In 2012, shortly after taking power, Kim went a small way to mimic reforms China made in the 1980s. Farmers were allowed to keep most of the harvest. State enterprises were given the right to buy and sell at market prices and to hire and fire workers. Private entrepreneurs and traders were encouraged to invest in state projects or with party and military entities. Kim also began to turn a blind eye to informal markets – a force his father tried in vain to contain.
That April, Kim addressed the nation - the first time in 17 years North Koreans had heard the voice of their leader. “It is the party’s steadfast determination to ensure that the people will never have to tighten their belt again,” he said.
Outsiders hoped the reform signaled a new political openness as Kim drove to promote the North in the world: In 2012 Antonio Razzi, an Italian senator for Forza Italia who calls himself the only Italian to have met the leader, said Kim had asked him to find training facilities for soccer players in Italy.
“I have talked with many (North Korean) local leaders,” Razzi said. “They have no plan to attack anybody. North Korea is interested in nuclear only as a form of defense.”
Kim worked to ensure the economic freedom would not unseat him.
Also escorting his father’s funeral car in 2011 was Jang Song Thaek, an administrator at the vanguard of the reforms. He was married to Kim Jong Il’s sister, was a special envoy to China and had overseen a host of new Special Economic Zones all over the country.
In December 2013, Jang was hauled out of the Politburo in front of the cameras and accused of plotting a coup. “Jang dreamed such a foolish dream,” state media said, adding Jang hoped his reformist plans would help him “get ‘recognized’ by foreign countries.”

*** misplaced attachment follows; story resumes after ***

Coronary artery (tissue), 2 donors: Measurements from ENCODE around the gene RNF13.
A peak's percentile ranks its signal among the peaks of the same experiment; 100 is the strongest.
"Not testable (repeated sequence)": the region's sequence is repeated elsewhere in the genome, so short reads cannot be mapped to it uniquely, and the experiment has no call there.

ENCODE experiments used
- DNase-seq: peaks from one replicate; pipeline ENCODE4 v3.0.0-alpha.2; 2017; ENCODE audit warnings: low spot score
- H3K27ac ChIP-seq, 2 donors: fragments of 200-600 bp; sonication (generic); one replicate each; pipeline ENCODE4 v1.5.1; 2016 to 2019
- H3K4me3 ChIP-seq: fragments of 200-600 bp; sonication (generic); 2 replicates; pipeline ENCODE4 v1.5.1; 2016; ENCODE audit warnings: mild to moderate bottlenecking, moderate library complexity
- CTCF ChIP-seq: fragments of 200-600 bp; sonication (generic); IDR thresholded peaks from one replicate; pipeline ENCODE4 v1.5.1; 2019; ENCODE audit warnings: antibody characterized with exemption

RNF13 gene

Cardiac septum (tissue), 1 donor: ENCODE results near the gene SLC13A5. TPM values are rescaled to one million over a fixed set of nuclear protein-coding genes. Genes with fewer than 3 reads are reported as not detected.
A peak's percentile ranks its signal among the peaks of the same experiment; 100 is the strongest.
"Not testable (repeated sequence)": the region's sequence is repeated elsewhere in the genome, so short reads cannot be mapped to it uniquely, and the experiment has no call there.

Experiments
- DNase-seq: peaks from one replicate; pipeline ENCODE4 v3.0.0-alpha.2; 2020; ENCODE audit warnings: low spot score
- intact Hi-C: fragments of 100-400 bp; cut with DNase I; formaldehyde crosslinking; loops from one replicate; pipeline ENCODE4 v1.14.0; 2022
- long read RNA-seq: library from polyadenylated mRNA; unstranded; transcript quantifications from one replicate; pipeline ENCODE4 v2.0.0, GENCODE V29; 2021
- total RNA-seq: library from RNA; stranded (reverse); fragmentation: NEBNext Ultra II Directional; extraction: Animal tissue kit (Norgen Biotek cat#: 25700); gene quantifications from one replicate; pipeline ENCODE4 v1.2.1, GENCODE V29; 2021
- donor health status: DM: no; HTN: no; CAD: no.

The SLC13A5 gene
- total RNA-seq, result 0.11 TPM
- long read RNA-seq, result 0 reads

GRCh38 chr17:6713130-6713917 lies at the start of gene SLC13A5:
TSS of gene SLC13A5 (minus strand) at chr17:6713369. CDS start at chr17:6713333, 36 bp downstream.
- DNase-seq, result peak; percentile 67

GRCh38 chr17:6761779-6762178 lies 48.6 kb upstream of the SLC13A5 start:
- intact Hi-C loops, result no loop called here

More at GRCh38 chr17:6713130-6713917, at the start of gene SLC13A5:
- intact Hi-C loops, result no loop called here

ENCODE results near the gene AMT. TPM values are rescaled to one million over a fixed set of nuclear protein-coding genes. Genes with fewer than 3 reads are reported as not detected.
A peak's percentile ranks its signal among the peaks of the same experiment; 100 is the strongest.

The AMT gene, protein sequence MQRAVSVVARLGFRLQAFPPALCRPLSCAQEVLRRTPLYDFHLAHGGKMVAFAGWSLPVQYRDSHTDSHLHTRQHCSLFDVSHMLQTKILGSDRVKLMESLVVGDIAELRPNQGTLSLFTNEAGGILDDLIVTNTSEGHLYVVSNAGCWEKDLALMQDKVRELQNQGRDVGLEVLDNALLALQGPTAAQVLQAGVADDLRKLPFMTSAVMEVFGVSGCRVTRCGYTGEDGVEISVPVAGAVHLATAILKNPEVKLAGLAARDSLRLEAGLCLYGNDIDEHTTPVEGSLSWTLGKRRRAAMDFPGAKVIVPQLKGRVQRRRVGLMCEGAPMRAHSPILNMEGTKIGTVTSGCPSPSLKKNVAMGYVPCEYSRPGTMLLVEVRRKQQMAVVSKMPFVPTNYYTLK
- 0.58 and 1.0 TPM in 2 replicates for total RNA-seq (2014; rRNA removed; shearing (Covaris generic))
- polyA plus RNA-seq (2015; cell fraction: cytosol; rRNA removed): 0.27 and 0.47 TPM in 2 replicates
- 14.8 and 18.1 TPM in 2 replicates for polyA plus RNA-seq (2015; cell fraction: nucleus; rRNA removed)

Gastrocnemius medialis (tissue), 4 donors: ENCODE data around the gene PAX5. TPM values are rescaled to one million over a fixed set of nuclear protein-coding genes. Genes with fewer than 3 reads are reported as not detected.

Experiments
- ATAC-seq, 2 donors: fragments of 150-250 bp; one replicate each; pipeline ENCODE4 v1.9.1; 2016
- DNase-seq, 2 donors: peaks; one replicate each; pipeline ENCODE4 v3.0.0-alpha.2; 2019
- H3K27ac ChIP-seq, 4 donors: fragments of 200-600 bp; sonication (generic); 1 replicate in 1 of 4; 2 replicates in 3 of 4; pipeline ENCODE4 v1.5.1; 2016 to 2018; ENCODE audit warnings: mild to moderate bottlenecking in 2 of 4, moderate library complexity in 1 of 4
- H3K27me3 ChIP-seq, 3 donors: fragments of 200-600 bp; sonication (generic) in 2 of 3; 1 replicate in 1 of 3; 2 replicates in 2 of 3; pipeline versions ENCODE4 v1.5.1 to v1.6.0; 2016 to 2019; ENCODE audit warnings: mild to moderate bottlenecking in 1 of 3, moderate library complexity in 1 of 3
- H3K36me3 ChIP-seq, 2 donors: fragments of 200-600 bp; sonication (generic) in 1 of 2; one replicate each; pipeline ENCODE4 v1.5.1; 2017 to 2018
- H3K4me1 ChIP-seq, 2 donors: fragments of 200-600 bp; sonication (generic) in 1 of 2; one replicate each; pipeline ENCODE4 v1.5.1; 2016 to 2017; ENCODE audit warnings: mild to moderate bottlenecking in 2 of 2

Jang was shot “dozens of times” by an anti-aircraft gun and his remains removed with a flamethrower, according to South Korea’s National Intelligence Service (NIS) – an account no one has confirmed.
From that point on, Kim honed his personality cult. On the day Jang’s purge was announced, North Korea’s official daily the Rodong Sinmun unveiled a song dedicated to Kim Jong Un, titled “We Know Nothing But You.” More were to follow.
The next year, Kim also ordered school textbooks be revised to focus on idolization of himself and include images of nuclear weapons and missiles, according to the NIS-affiliated Institute for National Security Strategy.
The idolization campaign kicked into high gear in 2016, focused on pop culture and youth: Kim’s chosen female singers, the Moranbong Band, staged a series of musical performances and plays calling for loyalty to the leader, while the Shock Brigade, a crew of young North Koreans in charge of major economic construction, produced about 1,200 poems and other literary works, the Institute said.
“He has linked his own legitimacy to improving the economic situation in the country,” said John Delury of Seoul’s Yonsei University. “Kim Jong Un wants to become a development dictator.”
At home, he casts himself as a bringer of plenty. In 2015, almost half the times he was photographed were at economic events, data from Seoul’s Unification Ministry shows. Only this year, as his weapons tests multiplied and met an angry response in the United States, have military appearances come back into prominence.
Standing tearfully behind Kim Jong Un at their father’s funeral was his younger sister, 28-year-old Kim Yo Jong. On the same October day that Kim dropped the last two of his father’s aides, he included her in his Politburo. Kim Jong Chol, their elder brother, leads a quiet life in Pyongyang where he plays guitar in a band, according to former ambassador Thae.
“I think Kim Jong Un has been making good use of the existing system, while strengthening his power base and dictator regime in a very shrewd manner,” said Lee Su-seok, a research fellow at the Institute for National Security Strategy.
Reporting by Hyonhee Shin and James Pearson; Additional reporting by Giselda Vagnoni in Rome and Nerijus Adomaitis in Oslo; Edited by Sara Ledwith